It was a week ago exactly that the roar of 900 horsepower engines went silent at Crandon International Raceway. Defending Crandon Cup champion R.J. Anderson showed the short-course world how to get it done again, the talented Californian taking the weekend’s big finale and making it two years in a row in his South Point/Polaris/BFGoodrich-backed Pro 4.
Suddenly a weekend filled with 26 races took its curtain call. It was quiet, but you could hear the collective exhale from racers, fans and track officials.
I was one of them.
RACER readers may or may not know a majority of my yearly working time is spent as the promoter for Crandon International Raceway and the annual Crandon World Cup. I cherish the role, and am honored that I can help the good folks of this tiny Wisconsin hamlet continue a legacy that began over five decades ago. For me, it’s like getting the keys to the Indianapolis Motor Speedway, and I treat Crandon with the same level of respect and gratitude to spend a different national holiday weekend in America’s heartland.
Truth be told, I was a duck on water this summer. Calm and collected on top, feet churning to stay afloat below.
Last year it was Crandon’s massive 50th anniversary along with a last-minute role of promoting our Kid Rock concert on the Friday of race weekend. By comparison, coming into this race season looked mild.
This is not the year to be an event promoter of any kind. It’s a job that is tough and at times overwhelming even in the best of circumstances. Since March, our loyal fans watched and waited to see if their annual Labor Day tradition would happen, as did drivers, teams and our corporate partners. Thanks to the sparkling examples of 2020 leadership set forth by our colleagues at Wisconsin’s Road America, the Carlson family at Minnesota’s ERX Motor Park and the new Champ Off-Road series we pushed onward, pausing only to reschedule our June Brush Run season opener to later this September.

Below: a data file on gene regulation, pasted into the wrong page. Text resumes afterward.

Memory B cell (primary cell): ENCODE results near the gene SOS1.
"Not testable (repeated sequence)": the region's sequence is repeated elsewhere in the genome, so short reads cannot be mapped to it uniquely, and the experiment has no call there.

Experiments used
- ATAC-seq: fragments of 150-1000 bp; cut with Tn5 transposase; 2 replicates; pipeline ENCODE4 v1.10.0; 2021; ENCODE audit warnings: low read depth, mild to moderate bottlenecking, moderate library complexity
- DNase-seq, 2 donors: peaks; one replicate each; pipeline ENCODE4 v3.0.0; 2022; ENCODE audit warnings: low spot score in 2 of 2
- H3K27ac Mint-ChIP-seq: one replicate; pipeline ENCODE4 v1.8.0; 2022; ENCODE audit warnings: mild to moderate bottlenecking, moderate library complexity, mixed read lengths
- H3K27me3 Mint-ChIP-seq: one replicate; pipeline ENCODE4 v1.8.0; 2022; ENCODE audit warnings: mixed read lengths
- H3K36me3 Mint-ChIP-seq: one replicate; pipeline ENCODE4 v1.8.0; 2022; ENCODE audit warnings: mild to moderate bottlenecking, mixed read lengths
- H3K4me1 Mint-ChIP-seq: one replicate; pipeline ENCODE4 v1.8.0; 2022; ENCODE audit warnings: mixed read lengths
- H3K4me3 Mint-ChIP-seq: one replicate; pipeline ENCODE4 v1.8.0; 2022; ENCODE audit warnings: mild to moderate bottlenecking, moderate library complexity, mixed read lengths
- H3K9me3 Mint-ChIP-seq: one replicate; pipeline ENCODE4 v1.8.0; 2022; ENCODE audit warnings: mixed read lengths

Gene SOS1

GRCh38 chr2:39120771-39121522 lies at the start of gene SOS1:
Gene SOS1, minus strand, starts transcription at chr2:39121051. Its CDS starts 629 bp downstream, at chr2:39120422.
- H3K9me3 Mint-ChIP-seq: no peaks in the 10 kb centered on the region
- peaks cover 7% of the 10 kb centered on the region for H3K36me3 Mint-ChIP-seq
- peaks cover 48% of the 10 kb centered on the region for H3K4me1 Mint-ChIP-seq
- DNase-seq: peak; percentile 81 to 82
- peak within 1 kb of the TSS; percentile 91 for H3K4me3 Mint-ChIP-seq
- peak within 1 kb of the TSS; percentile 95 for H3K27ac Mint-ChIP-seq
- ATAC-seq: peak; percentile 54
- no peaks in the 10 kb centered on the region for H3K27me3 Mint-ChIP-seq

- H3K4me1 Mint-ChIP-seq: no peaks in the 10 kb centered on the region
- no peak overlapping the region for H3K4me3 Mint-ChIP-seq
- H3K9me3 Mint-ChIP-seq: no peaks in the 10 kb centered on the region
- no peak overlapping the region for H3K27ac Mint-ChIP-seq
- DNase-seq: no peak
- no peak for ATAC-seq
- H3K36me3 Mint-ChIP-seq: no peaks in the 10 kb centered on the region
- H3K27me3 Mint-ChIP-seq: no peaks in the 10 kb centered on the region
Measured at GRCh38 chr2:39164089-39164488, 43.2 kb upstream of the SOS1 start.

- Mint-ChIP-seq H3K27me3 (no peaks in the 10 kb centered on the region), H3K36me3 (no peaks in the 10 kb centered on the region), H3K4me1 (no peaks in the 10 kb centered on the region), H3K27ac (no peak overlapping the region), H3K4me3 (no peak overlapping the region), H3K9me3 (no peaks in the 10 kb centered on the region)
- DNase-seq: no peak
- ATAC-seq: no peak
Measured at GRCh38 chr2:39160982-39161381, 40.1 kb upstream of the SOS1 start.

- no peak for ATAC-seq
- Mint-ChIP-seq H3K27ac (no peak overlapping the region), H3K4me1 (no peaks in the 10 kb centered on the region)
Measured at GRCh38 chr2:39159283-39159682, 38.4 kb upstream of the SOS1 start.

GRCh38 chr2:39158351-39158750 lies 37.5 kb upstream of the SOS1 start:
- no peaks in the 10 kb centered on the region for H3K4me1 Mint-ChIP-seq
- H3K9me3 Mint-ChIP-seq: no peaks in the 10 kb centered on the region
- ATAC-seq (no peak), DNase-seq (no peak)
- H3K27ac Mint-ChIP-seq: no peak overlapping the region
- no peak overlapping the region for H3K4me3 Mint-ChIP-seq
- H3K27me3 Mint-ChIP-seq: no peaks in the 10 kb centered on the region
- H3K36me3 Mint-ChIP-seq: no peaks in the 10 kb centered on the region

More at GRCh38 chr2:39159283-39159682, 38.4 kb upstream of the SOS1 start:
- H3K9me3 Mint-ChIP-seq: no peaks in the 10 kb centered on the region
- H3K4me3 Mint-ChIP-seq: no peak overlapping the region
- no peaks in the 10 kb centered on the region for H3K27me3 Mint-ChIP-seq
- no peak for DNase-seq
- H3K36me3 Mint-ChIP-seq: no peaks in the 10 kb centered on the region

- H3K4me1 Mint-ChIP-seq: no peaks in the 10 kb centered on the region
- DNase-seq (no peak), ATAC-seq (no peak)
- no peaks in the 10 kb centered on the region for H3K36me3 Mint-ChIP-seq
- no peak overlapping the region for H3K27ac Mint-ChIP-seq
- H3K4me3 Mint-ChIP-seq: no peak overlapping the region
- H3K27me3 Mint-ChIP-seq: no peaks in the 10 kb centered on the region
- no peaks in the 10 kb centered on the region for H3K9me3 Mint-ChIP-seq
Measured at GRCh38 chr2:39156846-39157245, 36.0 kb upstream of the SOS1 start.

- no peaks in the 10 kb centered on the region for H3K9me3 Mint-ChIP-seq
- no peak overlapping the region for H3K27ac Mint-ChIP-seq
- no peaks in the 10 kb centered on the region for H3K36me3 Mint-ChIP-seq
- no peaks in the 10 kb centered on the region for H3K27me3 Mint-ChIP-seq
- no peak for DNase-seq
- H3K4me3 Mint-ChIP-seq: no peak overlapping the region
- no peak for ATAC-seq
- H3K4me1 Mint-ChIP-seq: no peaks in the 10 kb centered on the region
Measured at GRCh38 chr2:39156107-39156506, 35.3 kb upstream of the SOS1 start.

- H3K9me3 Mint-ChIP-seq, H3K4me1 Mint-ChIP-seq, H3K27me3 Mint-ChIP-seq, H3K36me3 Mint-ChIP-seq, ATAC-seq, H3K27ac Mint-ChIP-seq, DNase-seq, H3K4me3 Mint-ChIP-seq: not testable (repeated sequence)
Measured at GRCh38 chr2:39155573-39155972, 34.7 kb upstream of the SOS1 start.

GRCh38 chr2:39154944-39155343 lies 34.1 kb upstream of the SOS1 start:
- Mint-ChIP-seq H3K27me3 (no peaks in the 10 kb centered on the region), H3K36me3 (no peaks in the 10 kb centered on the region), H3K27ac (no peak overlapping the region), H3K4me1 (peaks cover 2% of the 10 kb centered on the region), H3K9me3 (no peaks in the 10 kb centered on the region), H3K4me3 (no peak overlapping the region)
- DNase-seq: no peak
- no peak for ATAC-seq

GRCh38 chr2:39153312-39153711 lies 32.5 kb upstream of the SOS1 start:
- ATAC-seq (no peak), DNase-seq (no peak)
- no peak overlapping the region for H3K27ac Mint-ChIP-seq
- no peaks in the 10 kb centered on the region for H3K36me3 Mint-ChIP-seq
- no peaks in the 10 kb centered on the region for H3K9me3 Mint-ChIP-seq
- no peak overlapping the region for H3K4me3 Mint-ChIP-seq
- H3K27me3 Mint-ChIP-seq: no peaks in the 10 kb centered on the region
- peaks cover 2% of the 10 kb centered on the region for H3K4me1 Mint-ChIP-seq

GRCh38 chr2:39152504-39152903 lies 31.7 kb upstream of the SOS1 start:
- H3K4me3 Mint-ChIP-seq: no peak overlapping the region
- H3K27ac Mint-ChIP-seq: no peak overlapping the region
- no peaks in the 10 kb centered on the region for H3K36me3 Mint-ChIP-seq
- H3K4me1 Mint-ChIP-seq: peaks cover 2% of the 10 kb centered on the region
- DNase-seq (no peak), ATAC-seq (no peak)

The time normally spent on a litany of sponsorship, branding, promotional and PR details was instead absorbed by COVID protocols and constant updates with local and county health officials. We traded onsite construction for installation of warning signs, plexiglass shields and hand sanitizing station. Our wonderful core of community volunteers, many of them older, was reduced in size, so we added new cash machines for concession tickets and eliminated things like event programs and our traditional evening concerts.
Unsure how the fanbase would respond, we also concentrated on bringing the 51st Polaris World Championship Off-Road Races and especially the Crandon World Cup to the world via a massive livestream program that featured multiple network platforms like RACER.com, Speed Sport TV, Polaris and Ultra 4. Even racing veteran but Crandon virgin Ralph Sheheen was enticed to make the trek and host the World Cup coverage.
The goal? To ensure our all-important supporters like Polaris, Yokohama, Vision Wheel and others would have no issue justifying their commitment to the sport’s most significant race weekend and facility. Happily, all of those companies rewarded our perseverance with their enthusiastic support, albeit some being forced to make those decisions at the final hours. Welcome to 2020.
Whatever the show would look like, it had to go on.
In the end, those gut-wrenching concerns were as fleeting as our supply of cheese curds. Three days before we opened the gates to Camp Crandon, all 2,100 grass camping spots were sold out. By design, we didn’t spend a dime on pre-race advertising sans a few social media posts. Crandon is blessed to have hosted generations of fans come each year as their kick-off to fall, and this was not the year they would change tradition.
On the morning of World Cup Sunday, off-road racing legend and famed storyteller Curt LeDuc looked at me and said, “We all need to feel blessed for this weekend. So does everyone at Crandon. This is your Thanksgiving Day a few months early.”
Later that day, Curt led a toast to the thousands of fans getting ready for the Crandon Cup finale race and the massive audience watching the live stream. It was so appropriate in so many ways, especially when he led them in a standing rendition of Lee Greenwood’s “God Bless the U.S.A.” Almost every fan participated.
For just a few pride-filled moments, the world felt normal again. Not the new normal, just normal. And for that, we all gave thanks.